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Next-Gen ASW Solutions

Underwater surveillance plays a critical role in modern maritime operations and national security. It involves the monitoring and analysis of underwater activities, including the movements of submarines, surface vessels, underwater drones, and other potential threats beneath the ocean’s surface. For 76 years, Ultra Maritime Canada has worked in this domain designing, building, and delivering Anti-Submarine Warfare (ASW) solutions that protect service members in the Royal Canadian Navy (RCN) and their allies.

Ultra Maritime has a long heritage of protecting navies; the company was established in 1947 as British American Instruments Ltd, which then became Hermes Electronics in 1975. In 2002 it became Ultra Electronics Maritime Systems (UEMS) and has remained this legal entity ever since. In 2022, the company was acquired by Advent International, a private equity group, which signaled the next step in its journey. Ultra Maritime’s Canadian presence is headquartered in Dartmouth, Nova Scotia.


With the return of hostile forces on the global stage and a rapid advance in technology, new and greater numbers of underwater domain threats have emerged since the end of the Cold War. Customers are increasingly demanding that their suppliers help them anticipate and manage these threats, and that companies focus on holistic solutions to challenges in the maritime domain rather than just pushing a particular product or solution.

“Authentic relationships are built on more than just selling products; trust goes a long way in the defence industry, and with our customers,” said Jason Healey, Ultra Maritime’s Director of Business Development. “The Ultra Maritime team, writ large, is incredibly proud of our work — and it has never been more critical than it is today, with the ever-evolving threat to global stability.”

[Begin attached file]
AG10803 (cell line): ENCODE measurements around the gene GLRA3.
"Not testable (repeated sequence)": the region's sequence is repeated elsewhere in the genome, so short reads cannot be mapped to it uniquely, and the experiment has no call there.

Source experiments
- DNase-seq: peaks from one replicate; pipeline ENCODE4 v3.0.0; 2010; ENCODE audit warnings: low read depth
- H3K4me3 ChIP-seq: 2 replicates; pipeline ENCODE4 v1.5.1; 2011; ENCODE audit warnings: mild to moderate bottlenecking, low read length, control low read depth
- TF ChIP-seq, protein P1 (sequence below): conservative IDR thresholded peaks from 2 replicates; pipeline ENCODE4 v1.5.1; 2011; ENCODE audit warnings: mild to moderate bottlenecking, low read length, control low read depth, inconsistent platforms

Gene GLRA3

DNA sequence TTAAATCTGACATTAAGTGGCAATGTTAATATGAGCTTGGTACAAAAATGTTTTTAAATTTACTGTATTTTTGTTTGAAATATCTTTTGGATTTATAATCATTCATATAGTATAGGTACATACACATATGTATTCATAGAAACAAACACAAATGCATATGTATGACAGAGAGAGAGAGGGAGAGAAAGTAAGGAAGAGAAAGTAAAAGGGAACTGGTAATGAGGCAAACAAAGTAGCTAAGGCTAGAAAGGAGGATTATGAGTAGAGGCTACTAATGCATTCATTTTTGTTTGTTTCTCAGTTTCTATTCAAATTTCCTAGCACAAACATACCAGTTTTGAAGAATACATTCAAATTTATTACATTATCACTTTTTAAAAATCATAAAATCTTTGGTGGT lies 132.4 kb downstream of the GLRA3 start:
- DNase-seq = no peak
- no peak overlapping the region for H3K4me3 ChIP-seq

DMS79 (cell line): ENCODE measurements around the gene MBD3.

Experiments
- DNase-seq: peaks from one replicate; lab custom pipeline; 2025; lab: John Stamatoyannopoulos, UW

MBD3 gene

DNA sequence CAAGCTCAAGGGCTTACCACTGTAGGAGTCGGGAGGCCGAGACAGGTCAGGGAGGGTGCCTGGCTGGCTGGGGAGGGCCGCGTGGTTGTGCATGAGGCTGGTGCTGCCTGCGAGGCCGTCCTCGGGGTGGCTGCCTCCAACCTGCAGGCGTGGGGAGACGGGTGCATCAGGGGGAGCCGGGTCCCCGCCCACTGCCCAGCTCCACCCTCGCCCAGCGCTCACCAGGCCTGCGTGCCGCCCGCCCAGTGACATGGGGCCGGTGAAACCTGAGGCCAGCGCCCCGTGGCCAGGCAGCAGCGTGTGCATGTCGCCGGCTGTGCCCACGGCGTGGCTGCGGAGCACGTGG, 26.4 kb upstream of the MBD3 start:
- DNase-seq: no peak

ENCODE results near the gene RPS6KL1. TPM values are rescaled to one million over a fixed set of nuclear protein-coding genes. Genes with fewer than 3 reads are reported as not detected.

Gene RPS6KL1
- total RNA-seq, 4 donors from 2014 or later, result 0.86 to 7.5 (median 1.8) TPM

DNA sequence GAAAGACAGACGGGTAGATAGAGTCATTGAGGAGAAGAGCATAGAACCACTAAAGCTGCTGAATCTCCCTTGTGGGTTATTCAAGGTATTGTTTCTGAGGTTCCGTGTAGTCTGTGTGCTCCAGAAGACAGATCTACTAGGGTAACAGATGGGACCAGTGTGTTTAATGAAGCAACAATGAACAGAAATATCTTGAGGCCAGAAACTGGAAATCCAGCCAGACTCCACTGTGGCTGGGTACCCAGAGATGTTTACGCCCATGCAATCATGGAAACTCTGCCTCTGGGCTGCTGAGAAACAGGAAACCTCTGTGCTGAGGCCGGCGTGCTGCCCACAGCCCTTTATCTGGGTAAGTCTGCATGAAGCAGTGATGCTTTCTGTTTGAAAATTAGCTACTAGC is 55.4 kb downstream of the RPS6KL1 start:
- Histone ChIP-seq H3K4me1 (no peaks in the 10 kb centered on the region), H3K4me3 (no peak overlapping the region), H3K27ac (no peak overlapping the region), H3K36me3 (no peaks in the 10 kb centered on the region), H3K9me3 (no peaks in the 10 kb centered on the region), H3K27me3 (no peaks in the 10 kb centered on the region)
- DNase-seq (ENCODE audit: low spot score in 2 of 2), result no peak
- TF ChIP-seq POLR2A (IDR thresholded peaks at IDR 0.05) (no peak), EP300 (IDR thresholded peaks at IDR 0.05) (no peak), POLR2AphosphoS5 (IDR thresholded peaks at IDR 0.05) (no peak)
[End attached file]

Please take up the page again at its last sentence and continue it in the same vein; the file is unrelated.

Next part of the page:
Since early 2023, Ultra Maritime has evolved as an independent entity, adapting to meet the changing needs of its customers, but at the core, is focused on maritime applications and delivering market-leading solutions to customers’ needs. “We strive to provide a clear focus on the maritime warfare domain to bring the breadth of our experience together into one place. Our fundamental principle is helping our customers solve the ever-emerging problems of today’s armed forces,” said Healey.

With a more regional focus on Canada, Ultra Maritime Canada re-established a dynamic, new leadership team — led by John Gallagher as Vice President and General Manager — who can focus more intently on the local market, and can better respond to customer’s requirements, demands and specific needs.

“With the new leadership team physically located in Canada, we can focus on, and quickly respond to, our Canadian customer’s unique opportunities,” Healey told CDR. “As Ultra Maritime charts a new course, we have a chance to ensure that we become a world leader in maritime defence solutions. As a result, we must continue to grow and redefine our brand. While changing our branding, we had to ensure that we transitioned in a manner that flowed with our previously existing materials and logos. Most noticeably, our primary colour scheme altered from yellow to blue, which fit our focus on the maritime domain. Our marketing materials transitioned seamlessly both within our internal organization, as well as with our customers.” 

The fundamental goal of Ultra Maritime is to become the premier ASW solution provider in Canada, the Five-Eyes nations, NATO and beyond. The company continues to develop advanced specialist systems to deliver warfighting edge in the modern maritime and underwater battlespace. These provide critical operational advantages to defence customers across surface, sub-surface, and unmanned platforms. The company has a number of products which are in use aboard RCN ships and has a suite of capabilities it is developing for Canada’s future naval fleet, and for international opportunities.

“Our customers come first, and we strive to meet their requirements and our respective commitments to them,” said Healey. “This goal is ever-evolving, requiring continuous advancement, and working with the customer to meet their requests.”

With products like the ASW Mission POD, Ultra Maritime wants to become the premier ASW solution provider in Canada


The future of the Royal Canadian Navy resides in the Canadian Surface Combatant (CSC) project which will form Canada’s major surface component of maritime combat power. With its effective warfare capability and versatility, the CSC will deploy anywhere in the world, either independently or as part of a Canadian or international coalition, and that means it will need cutting-edge capabilities to handle all foreseeable threats.